This research project terminated in March 2018. During the life of the project, significant advances were made in the areas of wheat genetics, in Brachypodium distachyon genome research, and in plant disease resistance. One major area of emphasis was improving resistance to the fungal disease Fusarium head blight in wheat. As part of this objective, a previously identified putative new quantitative trait locus for Fusarium head blight resistance that derives from a susceptible wheat genotype was introduced into elite hard red spring wheat germplasm from three Midwestern university wheat breeding programs. The germplasm generated is approximately 88% identical to the original elite wheat genetic backgrounds. This germplasm can be screened with molecular markers to identify plants homozygous for the new quantitative trait locus interval, and to develop new breeding lines that possess enhanced Fusarium head blight resistance. Similarly, a novel genome deletion that strongly enhances Fusarium head blight resistance was also introduced into the same elite wheat breeding lines as a second strategy to provide breeding programs with a new tool to use for improving Fusarium head blight resistance. The near-isogenic lines developed are approximately 94% identical to the original parents, and are homozygous for the deletion. Further, comparable genetic stocks that combine this deletion with the well-known partial Fusarium head blight resistance gene Fhb1 were developed. Together this germplasm provides unique resources to the breeding community to evaluate the benefit of the deletion on improved disease resistance, and to determine any negative effects of the deletion on agronomic performance. An important related activity was the annual coordination of the Hard Red Spring Wheat Uniform Regional Performance Nursery. This multi-state, multi-cooperator program was successfully completed each year during the period of this project. The data obtained and then provided back to breeding programs in the form of an annual report provided valuable data to breeders to guide selection of materials to intercross in future years, and to help make decisions about new variety releases. A related objective was to identify the chromosome location of a putative gene that inhibits the Fusarium head blight resistance gene Fhb1. Greenhouse Fusarium head blight disease evaluations of a segregating wheat population were completed, and with colleagues a genetic linkage map of this population was developed. Unexpectedly, results indicated that the region harboring the Fhb1 gene, which was initially homozygous in all individuals in the population, had been spontaneously lost in a significant proportion of the individuals. This confounded the ability to identify the chromosome location of the putative inhibitor gene. Even so, the result is significant because it implies that the resistance conferred by Fhb1 may be lost unexpectedly due to genome instability in this region of the wheat genome. Indeed, many other wheat genotypes susceptible to Fusarium head blight were found by colleagues also to lack the Fhb1 gene, which supports this contention. A third objective of this project employed the model grass Brachypodium distachyon to explore the phenomenon of nonhost resistance to the serious wheat disease stem rust. Genetic analysis of natural variation for nonhost resistance to stem rust in Brachypodium distachyon identified six genome regions with quantitative trait loci that contribute to resistance. The regions vary in size, but in some instances, contain only a few candidate genes. The cumulative amount of resistance that the quantitative trait loci contribute is large. This knowledge will guide the identification of genes involved in nonhost resistance through genome editing or other methods. A related study sought to understand the molecular basis of the loss of resistance in an induced mutant of Brachypodium distachyon. Through bioinformatic analysis, the mutation was identified and found to be a single base deletion in a gene that is a major regulator of multiple biological processes. This is the first gene identified in Brachypodium that is essential to nonhost resistance to stem rust and expands on our knowledge of the biological basis of nonhost resistance. Identifying genes for nonhost resistance to stem rust will provide a conduit for introducing a new and durable form of resistance against this disease in wheat.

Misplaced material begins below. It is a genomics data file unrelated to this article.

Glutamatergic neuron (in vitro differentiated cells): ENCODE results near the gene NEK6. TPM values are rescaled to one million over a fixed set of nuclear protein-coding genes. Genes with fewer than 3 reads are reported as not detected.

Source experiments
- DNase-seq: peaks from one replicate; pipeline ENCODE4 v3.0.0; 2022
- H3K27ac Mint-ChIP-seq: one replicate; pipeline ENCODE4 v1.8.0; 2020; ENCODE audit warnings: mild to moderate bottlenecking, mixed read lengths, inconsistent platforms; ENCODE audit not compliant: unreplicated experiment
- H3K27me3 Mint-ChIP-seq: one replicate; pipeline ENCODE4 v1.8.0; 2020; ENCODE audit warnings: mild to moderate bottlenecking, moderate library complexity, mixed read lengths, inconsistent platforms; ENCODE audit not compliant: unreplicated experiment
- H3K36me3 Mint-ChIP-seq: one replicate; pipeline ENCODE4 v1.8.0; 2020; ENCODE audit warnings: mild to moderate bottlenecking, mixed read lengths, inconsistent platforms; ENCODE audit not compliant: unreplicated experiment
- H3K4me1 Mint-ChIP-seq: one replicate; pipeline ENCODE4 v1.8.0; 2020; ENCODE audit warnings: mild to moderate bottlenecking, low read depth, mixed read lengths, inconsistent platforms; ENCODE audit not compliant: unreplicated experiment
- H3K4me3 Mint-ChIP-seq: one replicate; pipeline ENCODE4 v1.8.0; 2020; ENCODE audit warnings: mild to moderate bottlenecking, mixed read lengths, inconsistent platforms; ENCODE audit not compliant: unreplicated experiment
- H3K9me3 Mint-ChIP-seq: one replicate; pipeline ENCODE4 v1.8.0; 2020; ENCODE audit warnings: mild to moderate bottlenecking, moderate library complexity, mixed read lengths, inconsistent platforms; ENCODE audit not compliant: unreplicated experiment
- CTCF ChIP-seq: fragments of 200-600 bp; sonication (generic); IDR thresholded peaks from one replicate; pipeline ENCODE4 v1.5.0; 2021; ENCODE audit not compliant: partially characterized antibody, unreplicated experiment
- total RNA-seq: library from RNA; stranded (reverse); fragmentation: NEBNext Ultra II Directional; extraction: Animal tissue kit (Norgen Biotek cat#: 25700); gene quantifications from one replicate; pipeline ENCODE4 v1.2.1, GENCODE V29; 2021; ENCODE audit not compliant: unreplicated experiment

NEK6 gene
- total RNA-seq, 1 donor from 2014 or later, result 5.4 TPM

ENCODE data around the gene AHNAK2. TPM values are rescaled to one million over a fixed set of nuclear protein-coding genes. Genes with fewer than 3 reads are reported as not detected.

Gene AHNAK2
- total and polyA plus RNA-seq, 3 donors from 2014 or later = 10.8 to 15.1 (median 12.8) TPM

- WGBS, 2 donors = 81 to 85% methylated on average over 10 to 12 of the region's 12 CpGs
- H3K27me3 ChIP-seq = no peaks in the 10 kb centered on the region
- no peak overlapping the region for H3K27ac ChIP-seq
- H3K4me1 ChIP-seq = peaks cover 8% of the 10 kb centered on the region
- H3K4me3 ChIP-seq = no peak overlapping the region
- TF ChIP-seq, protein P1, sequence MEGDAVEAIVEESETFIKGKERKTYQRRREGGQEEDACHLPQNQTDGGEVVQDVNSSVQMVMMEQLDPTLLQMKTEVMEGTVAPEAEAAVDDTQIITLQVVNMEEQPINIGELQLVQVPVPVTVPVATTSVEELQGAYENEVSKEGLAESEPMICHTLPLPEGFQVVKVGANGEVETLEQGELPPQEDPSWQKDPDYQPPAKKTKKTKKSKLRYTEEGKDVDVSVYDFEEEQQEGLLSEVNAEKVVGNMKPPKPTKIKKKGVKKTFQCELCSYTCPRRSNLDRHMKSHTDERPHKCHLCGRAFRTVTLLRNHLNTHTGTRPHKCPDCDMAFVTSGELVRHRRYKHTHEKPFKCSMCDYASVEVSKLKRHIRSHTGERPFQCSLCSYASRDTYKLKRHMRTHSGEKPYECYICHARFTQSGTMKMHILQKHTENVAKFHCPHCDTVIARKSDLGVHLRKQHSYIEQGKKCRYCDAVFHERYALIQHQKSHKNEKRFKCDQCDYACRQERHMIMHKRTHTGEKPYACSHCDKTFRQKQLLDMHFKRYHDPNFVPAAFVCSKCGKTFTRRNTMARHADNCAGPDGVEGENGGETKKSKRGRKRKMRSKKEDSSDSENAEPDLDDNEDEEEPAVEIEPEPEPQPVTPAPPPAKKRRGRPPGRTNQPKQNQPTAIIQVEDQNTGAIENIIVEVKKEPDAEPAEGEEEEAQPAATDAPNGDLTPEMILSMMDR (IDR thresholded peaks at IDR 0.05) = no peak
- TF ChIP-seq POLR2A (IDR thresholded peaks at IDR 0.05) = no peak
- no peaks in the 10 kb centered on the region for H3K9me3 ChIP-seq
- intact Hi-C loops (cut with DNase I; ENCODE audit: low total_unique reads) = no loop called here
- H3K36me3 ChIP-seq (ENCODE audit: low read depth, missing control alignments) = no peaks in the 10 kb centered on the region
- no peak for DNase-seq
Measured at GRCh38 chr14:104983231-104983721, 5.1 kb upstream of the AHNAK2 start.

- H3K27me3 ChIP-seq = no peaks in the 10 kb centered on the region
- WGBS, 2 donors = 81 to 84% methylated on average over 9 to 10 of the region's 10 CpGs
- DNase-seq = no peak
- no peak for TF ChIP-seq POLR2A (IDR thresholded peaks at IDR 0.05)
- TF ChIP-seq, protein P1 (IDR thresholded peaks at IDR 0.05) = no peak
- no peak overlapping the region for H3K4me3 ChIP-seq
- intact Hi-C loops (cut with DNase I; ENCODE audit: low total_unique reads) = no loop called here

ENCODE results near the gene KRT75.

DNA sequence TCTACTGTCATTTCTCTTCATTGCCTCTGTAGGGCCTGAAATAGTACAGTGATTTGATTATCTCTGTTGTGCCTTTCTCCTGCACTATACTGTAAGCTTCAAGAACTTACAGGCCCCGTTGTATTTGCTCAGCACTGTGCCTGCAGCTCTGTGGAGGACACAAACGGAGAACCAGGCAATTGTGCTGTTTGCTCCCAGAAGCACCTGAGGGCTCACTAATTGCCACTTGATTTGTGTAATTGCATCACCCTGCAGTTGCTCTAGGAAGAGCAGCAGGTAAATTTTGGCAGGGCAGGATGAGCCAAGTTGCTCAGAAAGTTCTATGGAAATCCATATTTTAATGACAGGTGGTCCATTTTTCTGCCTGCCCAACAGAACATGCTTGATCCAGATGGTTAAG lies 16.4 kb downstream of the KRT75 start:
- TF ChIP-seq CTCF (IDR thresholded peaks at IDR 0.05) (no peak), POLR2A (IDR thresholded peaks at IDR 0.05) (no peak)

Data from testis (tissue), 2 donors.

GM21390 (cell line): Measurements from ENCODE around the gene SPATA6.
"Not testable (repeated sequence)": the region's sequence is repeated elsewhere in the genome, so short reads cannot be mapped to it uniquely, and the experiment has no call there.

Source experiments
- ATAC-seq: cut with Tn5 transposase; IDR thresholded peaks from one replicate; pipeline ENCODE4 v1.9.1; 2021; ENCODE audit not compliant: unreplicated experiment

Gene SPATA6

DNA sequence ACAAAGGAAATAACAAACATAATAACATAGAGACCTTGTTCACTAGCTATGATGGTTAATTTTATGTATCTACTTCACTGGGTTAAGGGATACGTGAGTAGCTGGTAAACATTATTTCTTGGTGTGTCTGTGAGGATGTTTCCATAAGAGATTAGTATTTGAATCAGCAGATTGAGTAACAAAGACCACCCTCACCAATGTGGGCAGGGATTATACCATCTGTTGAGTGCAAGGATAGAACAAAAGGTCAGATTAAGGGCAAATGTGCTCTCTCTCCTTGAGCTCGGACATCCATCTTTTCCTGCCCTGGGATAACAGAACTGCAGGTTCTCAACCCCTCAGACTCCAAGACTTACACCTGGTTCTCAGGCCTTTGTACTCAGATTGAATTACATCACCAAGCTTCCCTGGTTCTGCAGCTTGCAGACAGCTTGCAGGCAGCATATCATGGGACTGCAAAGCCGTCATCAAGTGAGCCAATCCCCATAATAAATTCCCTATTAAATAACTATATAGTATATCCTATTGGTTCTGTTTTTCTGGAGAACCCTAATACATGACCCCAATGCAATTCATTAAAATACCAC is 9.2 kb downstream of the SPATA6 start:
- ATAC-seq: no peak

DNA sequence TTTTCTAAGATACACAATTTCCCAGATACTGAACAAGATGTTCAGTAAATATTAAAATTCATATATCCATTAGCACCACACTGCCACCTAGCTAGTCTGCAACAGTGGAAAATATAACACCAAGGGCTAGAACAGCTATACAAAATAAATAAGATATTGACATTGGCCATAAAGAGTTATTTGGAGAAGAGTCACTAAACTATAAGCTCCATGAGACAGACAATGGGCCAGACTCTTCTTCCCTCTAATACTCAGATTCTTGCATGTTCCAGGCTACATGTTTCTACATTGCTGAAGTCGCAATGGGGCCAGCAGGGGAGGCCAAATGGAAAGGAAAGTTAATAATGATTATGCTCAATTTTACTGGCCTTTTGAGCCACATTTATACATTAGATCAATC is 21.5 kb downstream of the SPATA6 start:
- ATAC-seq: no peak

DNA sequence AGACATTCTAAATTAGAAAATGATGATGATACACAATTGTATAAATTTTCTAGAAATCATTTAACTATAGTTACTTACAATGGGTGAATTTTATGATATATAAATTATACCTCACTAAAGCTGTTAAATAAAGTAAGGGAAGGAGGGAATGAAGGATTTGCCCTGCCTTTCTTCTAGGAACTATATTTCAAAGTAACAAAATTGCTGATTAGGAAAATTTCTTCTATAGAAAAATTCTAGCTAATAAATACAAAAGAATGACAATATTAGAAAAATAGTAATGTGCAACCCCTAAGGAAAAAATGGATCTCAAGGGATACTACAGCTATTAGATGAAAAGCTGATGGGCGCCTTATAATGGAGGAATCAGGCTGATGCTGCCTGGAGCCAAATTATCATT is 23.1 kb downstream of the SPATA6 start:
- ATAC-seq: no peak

Accomplishments
1. Ensuring the competitiveness of U.S. wheat. Hard red spring wheat grown in the Upper Midwest is considered the premium wheat grown in the U.S. To ensure that this wheat market class retains this designation, ARS scientists in St. Paul, Minnesota, in conjunction with both public and private wheat breeding programs conducted a cooperative program to evaluate the overall performance of promising new wheat germplasm at 16 locations in four states and Canada. The year 2017 was the 87th year that this program was conducted. A report detailing program results was shared with the wheat research community at large. The report provides wheat breeding programs invaluable information on the performance of their own germplasm, as well as germplasm from other breeding programs that may be incorporated into their individual breeding programs to further advance the development of new superior wheat cultivars. It also is used to make decisions about the release of superior new wheat varieties. The longevity of this cooperative program is a testament to its value to the U.S. wheat crop.